This example shows how to manually make a number of thumbnail images from an original. It also shows how you can manually set the size of your Canvas.
1
Creating the Canvas

We will need a canvas so we create it here.

[C#] Canvas canvas = new Canvas();


[Visual Basic] Dim canvas As New Canvas()


2
Creating the image

We create the image and draw options. We set the ImageFit parameter to AspectRatio. This will ensure that the image is scaled down to the Canvas size, with its aspect ratio preserved. We also calculate the aspect ratio of the image. We will use it later on to manually size the Canvas.

[C#] XImage image = XImage.FromFile(Server.MapPath("rez/pic.jpg"));
DrawOptions drawOpts = new DrawOptions();
drawOpts.ImageFit = DrawOptions.ImageFitType.AspectRatio;
double ratio = (double)image.Height / (double)image.Width;


[Visual Basic] Dim image As XImage = XImage.FromFile(Server.MapPath("rez/pic.jpg"))
Dim drawOpts As New DrawOptions()
drawOpts.ImageFit = DrawOptions.ImageFitType.AspectRatio
Dim ratio As Double = CDbl(image.Height) / CDbl(image.Width)


3
Making the large thumbnail

We set manually the width and height of the Canvas. The width of the Canvas will be 240 pixels (this is the width of our large thumbnail) and we scale the height so that the image fits nicely into the Canvas without getting stretched. We draw the image precisely into the Canvas and then save it out. We call Clear() to reset the Canvas status and dimensions.

[C#] canvas.Width = 240;
canvas.Height = 240 * ratio;
canvas.DrawImage(image, drawOpts);
canvas.SaveAs(Server.MapPath("Making_Thumbnails_Complete_6_large.jpg"));
canvas.Clear();


[Visual Basic] canvas.Width = 240
canvas.Height = 240 * ratio
canvas.DrawImage(image, drawOpts)
canvas.SaveAs(Server.MapPath("Making_Thumbnails_Complete_6_large.jpg"))
canvas.Clear()


4
Making the medium thumbnail

We set manually the width and height of the Canvas. The width of the Canvas will be 160 pixels (this is the width of our medium thumbnail) and we scale the height so that the image fits nicely into the Canvas without getting stretched. We draw the image precisely into the Canvas and then save it out. We call Clear() to reset the Canvas status and dimensions.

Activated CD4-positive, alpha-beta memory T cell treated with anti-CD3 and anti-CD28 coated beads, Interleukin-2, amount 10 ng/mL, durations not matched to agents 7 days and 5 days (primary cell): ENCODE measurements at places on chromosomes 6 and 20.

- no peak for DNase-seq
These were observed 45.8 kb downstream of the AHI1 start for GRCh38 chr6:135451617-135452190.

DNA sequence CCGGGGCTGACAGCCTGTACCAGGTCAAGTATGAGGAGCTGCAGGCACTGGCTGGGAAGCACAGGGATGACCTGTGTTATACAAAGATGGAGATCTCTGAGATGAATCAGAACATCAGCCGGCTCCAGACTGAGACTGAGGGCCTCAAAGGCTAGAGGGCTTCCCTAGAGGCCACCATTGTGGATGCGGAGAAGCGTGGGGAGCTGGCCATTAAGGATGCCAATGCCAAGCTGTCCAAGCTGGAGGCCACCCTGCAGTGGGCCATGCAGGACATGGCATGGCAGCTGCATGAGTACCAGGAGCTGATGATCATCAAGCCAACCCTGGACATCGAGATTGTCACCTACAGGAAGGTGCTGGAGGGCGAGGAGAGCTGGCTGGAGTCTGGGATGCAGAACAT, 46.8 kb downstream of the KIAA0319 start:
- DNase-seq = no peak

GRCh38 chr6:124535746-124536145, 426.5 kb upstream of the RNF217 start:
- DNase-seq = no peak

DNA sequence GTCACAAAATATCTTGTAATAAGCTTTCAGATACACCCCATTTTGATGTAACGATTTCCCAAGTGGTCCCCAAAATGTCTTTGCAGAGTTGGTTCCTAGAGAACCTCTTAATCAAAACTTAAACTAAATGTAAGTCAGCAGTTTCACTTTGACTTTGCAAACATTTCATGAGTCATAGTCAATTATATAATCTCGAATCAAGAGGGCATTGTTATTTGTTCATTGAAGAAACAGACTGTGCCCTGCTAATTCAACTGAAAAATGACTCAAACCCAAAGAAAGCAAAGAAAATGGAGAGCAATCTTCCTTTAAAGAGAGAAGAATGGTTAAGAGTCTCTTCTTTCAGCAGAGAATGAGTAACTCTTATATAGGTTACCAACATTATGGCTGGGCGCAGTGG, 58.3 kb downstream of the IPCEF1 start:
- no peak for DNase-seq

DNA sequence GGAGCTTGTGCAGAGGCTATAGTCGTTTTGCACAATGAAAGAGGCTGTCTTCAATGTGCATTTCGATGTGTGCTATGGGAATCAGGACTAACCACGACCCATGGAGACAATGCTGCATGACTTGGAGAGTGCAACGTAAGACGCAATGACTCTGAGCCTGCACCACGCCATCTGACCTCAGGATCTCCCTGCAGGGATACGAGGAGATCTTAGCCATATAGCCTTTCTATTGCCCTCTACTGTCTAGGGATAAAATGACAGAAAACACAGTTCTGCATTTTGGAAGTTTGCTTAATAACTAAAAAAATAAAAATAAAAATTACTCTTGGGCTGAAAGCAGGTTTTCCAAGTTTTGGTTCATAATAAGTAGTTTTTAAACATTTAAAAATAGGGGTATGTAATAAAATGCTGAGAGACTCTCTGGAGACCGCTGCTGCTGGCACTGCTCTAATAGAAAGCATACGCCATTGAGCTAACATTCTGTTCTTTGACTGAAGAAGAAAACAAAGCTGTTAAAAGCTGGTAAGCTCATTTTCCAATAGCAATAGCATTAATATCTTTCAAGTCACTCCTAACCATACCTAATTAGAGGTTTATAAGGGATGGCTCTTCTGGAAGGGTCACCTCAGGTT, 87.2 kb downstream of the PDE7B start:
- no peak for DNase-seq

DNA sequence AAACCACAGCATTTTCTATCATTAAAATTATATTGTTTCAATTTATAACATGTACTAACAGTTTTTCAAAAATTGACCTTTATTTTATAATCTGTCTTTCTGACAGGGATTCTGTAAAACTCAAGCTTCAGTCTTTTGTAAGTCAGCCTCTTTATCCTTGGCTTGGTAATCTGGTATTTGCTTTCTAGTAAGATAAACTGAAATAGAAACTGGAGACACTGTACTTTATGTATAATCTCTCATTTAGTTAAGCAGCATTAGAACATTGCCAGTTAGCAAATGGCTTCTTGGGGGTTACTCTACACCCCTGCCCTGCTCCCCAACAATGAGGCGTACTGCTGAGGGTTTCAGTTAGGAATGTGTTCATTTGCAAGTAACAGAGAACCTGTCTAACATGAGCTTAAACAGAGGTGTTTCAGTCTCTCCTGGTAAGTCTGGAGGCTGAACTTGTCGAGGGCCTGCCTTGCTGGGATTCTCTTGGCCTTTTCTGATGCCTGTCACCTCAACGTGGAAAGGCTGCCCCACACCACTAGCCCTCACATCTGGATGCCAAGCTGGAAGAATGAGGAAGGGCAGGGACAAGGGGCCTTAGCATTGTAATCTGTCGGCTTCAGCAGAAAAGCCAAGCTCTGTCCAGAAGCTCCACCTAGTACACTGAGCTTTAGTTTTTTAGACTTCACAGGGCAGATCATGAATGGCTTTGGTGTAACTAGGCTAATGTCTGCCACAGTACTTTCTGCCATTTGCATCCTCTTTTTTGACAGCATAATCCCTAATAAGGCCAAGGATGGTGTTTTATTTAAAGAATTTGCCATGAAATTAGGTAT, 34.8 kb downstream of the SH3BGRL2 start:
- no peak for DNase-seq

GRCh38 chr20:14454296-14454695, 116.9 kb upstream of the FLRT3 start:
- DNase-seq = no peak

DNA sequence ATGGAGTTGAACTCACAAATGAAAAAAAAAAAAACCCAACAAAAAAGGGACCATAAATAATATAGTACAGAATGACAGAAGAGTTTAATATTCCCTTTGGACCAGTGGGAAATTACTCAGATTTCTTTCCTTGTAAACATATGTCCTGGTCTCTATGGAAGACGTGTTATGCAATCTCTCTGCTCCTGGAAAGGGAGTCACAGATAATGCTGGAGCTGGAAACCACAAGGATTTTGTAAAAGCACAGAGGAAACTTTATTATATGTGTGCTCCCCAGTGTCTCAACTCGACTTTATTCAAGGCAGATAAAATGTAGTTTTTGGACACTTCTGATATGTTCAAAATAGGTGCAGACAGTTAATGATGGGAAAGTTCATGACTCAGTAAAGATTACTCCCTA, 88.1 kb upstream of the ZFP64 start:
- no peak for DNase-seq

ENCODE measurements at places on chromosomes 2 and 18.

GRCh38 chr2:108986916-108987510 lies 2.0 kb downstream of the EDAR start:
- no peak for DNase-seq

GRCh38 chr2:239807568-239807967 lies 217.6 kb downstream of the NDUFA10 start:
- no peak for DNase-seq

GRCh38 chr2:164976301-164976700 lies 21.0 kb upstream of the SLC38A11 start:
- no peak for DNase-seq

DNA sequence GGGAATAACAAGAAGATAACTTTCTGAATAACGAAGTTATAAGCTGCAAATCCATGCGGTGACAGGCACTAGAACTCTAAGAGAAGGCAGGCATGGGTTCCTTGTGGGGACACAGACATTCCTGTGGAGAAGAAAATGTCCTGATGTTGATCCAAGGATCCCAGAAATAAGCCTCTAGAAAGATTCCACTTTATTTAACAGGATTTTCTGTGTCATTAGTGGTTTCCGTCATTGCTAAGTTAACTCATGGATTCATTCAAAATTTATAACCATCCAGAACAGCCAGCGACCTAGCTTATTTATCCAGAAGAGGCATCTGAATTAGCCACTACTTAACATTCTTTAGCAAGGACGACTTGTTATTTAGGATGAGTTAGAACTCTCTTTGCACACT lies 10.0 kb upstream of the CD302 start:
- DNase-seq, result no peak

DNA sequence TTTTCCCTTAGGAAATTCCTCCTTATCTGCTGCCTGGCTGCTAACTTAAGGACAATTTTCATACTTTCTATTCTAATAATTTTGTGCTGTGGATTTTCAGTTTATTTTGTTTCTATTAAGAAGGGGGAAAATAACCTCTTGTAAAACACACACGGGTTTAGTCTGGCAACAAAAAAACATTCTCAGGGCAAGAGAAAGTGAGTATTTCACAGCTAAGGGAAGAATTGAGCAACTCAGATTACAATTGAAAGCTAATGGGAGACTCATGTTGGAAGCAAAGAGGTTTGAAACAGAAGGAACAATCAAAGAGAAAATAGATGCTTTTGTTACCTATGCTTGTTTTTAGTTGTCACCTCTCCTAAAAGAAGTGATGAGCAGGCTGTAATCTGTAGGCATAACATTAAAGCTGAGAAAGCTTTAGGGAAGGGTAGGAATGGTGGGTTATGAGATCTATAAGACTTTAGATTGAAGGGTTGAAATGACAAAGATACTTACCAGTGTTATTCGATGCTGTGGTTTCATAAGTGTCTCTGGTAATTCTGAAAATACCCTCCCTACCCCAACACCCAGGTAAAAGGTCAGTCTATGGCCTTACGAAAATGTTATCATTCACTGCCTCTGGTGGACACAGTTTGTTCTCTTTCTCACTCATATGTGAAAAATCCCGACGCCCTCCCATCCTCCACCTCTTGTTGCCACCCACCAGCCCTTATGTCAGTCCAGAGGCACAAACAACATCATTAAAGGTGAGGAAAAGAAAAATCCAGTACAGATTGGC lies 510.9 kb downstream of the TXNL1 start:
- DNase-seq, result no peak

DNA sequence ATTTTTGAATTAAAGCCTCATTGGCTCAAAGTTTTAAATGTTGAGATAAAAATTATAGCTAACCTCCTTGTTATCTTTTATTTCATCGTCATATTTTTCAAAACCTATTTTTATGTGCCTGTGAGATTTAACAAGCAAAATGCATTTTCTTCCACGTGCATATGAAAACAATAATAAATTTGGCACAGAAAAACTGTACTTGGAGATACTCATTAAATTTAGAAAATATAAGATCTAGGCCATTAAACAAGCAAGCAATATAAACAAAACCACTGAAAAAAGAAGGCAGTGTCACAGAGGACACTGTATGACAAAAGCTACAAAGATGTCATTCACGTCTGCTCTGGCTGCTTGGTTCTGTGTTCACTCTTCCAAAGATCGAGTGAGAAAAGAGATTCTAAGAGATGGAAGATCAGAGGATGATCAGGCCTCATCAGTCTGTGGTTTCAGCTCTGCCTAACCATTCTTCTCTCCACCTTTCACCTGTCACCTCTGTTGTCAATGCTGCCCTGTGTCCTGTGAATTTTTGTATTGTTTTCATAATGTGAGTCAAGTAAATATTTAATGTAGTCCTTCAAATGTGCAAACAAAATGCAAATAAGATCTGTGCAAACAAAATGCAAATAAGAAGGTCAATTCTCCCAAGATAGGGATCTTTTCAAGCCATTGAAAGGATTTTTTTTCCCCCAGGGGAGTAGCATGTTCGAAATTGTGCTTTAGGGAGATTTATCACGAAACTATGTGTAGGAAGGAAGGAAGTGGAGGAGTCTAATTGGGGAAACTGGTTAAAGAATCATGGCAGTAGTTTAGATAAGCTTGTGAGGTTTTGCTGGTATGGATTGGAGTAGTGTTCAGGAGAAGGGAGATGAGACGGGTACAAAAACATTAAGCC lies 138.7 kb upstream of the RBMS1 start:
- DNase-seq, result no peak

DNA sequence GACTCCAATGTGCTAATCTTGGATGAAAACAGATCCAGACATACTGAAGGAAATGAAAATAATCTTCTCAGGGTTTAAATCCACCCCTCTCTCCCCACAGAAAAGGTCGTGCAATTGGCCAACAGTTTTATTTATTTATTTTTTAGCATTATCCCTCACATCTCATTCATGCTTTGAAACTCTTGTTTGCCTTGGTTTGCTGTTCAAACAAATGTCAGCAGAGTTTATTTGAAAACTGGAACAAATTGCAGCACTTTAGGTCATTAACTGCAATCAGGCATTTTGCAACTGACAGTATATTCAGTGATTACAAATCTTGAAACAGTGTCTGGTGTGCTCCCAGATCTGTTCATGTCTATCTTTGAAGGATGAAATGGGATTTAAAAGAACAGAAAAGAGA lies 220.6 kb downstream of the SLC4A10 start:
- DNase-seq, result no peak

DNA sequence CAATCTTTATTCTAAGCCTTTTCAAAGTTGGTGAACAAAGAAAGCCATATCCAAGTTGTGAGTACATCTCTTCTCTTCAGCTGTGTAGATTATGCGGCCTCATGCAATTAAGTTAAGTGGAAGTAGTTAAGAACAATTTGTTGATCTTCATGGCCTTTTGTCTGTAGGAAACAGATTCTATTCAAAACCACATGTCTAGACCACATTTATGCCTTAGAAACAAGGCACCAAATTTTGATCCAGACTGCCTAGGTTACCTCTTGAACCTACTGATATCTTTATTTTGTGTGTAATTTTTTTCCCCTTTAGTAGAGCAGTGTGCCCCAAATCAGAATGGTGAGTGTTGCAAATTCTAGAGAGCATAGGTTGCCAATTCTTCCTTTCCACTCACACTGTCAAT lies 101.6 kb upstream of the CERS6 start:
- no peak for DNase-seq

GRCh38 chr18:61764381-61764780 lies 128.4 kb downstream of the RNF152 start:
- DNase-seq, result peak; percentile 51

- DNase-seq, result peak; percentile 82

[C#] canvas.Width = 160;
canvas.Height = 160 * ratio;
canvas.DrawImage(image, drawOpts);
canvas.SaveAs(Server.MapPath("Making_Thumbnails_Complete_6_medium.jpg"));
canvas.Clear();


[Visual Basic] canvas.Width = 160
canvas.Height = 160 * ratio
canvas.DrawImage(image, drawOpts)
canvas.SaveAs(Server.MapPath("Making_Thumbnails_Complete_6_medium.jpg"))
canvas.Clear()


5
Making the small thumbnail

We set manually the width and height of the Canvas. The width of the Canvas will be 80 pixels (this is the width of our small thumbnail) and we scale the height so that the image fits nicely into the Canvas without getting stretched. We draw the image precisely into the Canvas and then save it out. We call Clear() to reset the Canvas status and dimensions.

[C#] canvas.Width = 80;
canvas.Height = 80 * ratio;
canvas.DrawImage(image, drawOpts);
canvas.SaveAs(Server.MapPath("Making_Thumbnails_Complete_6_small.jpg"));


[Visual Basic] canvas.Width = 80
canvas.Height = 80 * ratio
canvas.DrawImage(image, drawOpts)
canvas.SaveAs(Server.MapPath("Making_Thumbnails_Complete_6_small.jpg"))


6
Input and Output

Sample input and output images are shown below.


rez/pic.jpg


Making_Thumbnails_Complete_6_large.jpg


Making_Thumbnails_Complete_6_medium.jpg


Making_Thumbnails_Complete_6_small.jpg